If the UK is ambitious about its future, the interests of farmers and consumers must be front and centre in any new trade policy, says Conservative peer Anne McIntosh.
As Parliament returns from the summer recess, the clear focus is on completing the Brexit process.
In the Lords, we are considering three key aspects: the Agriculture Bill, the Immigration and Social Security Coordination Bill and the Trade Bill.
Each of these Bills will impact on farming, and crucially on creating fair competition.
In the fifty years since Britain joined the EU, the level playing field has been of critical importance.
In the event of no deal being agreed with the EU by December 31, the ability for our farmers to compete fairly in our future trade relations with their competitors, not just in the EU but also in the US, Australia, New Zealand and Canada takes on extra significance.
Central to the Agriculture and Trade Bills is the role and remit the new Trade and Agriculture Commission will have.
It is vital the commission be permanent and independent, has real powers which are enshrined in law and offers advice which is binding on the Government.
By amending the Bill, we seek to achieve that and ensure the commission sets out criteria which must be met in negotiating a trade deal.
The commission would submit recommendations to the International Trade Secretary who will share these and her response with Parliament where both can be properly scrutinised.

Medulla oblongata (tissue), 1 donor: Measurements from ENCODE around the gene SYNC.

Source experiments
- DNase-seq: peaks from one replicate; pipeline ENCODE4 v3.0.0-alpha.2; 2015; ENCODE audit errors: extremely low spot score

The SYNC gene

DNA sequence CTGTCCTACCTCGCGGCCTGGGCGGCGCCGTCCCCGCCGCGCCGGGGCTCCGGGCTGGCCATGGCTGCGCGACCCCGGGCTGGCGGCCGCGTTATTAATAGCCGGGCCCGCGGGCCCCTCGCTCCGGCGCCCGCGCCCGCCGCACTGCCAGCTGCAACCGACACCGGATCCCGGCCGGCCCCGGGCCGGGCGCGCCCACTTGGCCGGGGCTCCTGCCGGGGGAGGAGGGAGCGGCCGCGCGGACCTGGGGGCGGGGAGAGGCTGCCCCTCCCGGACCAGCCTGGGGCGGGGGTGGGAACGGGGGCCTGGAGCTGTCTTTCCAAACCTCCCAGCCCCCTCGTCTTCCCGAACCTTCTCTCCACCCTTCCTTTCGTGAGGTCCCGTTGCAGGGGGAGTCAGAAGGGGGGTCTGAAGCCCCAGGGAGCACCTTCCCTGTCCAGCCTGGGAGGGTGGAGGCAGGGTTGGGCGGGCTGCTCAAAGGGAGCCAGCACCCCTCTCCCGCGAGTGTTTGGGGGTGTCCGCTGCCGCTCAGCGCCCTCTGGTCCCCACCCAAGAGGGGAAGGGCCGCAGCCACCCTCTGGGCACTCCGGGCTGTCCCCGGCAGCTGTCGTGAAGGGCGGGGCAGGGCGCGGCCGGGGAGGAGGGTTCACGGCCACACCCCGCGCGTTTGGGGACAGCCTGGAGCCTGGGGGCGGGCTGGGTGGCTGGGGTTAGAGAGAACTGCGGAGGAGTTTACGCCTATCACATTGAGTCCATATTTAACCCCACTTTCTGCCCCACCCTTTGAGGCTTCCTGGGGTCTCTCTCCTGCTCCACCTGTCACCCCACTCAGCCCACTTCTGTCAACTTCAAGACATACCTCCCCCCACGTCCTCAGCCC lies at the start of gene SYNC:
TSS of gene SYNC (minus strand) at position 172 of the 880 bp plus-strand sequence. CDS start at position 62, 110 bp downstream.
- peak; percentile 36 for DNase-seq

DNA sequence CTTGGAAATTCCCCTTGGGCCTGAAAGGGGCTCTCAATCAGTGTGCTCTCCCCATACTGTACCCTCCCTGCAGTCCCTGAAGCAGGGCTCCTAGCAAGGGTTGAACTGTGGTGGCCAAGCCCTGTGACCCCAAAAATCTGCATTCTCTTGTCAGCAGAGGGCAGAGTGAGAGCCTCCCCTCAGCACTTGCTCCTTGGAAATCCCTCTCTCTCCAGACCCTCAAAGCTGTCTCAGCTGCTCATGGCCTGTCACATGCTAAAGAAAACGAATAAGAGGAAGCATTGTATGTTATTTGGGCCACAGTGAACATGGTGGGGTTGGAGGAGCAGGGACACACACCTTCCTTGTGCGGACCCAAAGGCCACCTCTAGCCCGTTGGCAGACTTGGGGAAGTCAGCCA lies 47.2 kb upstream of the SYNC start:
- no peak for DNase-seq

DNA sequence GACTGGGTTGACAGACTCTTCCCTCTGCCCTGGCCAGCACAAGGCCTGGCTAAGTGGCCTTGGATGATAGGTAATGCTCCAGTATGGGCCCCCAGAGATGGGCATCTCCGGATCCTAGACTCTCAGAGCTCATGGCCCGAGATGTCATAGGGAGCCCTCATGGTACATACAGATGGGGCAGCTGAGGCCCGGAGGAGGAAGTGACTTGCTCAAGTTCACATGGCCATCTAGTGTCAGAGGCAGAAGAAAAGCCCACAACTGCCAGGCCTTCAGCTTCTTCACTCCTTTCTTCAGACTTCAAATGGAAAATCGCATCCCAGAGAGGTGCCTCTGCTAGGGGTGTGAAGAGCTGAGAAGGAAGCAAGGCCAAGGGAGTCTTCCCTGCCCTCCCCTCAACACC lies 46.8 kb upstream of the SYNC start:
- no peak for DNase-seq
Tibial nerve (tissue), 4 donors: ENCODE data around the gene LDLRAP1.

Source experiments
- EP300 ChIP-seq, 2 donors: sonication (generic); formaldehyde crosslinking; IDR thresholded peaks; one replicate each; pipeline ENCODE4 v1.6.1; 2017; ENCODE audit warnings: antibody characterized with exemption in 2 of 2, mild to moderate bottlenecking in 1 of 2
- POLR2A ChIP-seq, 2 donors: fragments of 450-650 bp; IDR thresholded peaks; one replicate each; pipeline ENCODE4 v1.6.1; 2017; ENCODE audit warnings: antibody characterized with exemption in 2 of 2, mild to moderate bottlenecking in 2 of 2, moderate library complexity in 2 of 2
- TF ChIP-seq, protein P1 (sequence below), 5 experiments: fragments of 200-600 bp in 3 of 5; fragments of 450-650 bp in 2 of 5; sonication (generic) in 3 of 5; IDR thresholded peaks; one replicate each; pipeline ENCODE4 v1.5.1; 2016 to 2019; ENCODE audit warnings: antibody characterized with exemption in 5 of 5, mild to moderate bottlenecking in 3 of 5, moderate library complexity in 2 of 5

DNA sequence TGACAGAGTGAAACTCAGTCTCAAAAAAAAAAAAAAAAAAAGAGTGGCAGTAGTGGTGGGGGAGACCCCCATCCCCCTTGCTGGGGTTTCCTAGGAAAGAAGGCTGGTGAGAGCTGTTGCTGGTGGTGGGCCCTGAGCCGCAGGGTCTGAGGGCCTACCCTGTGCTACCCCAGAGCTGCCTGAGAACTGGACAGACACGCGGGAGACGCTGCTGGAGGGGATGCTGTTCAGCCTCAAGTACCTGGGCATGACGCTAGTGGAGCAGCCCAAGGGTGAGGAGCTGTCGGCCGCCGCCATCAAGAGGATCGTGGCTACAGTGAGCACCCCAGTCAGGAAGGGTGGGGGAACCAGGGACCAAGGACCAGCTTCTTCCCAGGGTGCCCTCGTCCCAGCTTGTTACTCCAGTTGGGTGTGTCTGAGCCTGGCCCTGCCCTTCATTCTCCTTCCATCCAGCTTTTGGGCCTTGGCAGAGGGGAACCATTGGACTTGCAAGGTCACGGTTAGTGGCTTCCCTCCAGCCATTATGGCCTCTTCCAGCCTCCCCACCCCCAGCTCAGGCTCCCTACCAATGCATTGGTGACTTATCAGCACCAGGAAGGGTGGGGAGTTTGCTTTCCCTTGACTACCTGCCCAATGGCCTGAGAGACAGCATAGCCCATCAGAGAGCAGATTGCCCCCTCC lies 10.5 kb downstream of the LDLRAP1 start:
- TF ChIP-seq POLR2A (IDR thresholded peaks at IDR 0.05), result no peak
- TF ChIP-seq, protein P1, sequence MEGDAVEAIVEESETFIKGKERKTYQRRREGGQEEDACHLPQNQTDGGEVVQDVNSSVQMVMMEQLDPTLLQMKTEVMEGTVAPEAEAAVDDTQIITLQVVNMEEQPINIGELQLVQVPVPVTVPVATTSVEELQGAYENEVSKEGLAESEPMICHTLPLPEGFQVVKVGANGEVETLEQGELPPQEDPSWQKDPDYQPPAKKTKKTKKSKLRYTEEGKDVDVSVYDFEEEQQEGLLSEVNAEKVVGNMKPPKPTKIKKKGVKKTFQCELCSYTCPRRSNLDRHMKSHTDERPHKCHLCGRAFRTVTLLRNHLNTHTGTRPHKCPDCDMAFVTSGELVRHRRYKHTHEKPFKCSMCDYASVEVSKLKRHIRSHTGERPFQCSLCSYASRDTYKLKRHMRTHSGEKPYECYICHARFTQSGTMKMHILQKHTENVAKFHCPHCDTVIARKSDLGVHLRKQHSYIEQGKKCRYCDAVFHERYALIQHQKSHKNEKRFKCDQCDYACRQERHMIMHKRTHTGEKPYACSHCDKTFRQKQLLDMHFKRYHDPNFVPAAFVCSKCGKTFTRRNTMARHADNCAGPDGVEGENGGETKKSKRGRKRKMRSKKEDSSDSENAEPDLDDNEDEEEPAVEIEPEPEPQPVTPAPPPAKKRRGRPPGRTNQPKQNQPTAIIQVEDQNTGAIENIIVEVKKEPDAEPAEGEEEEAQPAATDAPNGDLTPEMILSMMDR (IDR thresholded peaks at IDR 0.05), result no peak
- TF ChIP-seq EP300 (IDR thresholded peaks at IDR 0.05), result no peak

Views coalescing around protecting high standards were fortified by the interim conclusions of the report by Henry Dimbleby on a food strategy.
As regards standards, there are two sides to the same coin.
The first is maintaining our high standards of production at home in terms of animal welfare, protection of the environment, food safety, hygiene and traceability, as well as plant health.
The Government has stated its commitment to these aims, which is welcome.
The other side of this coin is to maintain these high standards on agricultural goods which may be imported under a trade agreement between the UK and any other country, preventing any products being imported which are produced to lower standards than our domestic farm goods.
The commission’s role is paramount in achieving this objective, and there are two opportunities to achieve this in Parliament, through the passage of the Agriculture Bill and the Trade Bill.
The next two months will be pivotal for our future as an independent trading nation.
After almost fifty years of being part of a wider economic block where trade deals were negotiated on our behalf, we are now going to be concluding our own trade deals from a standing start.
Agriculture and trade policy will be key to determining our prosperity and independence.
If we are ambitious about our future, we must put the interests of our farmers and consumers front and centre.
Both are adamant that we need high standards, fair competition and a level playing field, and the Government must deliver this.
Anne can be found tweeting at @AnneCMcIntosh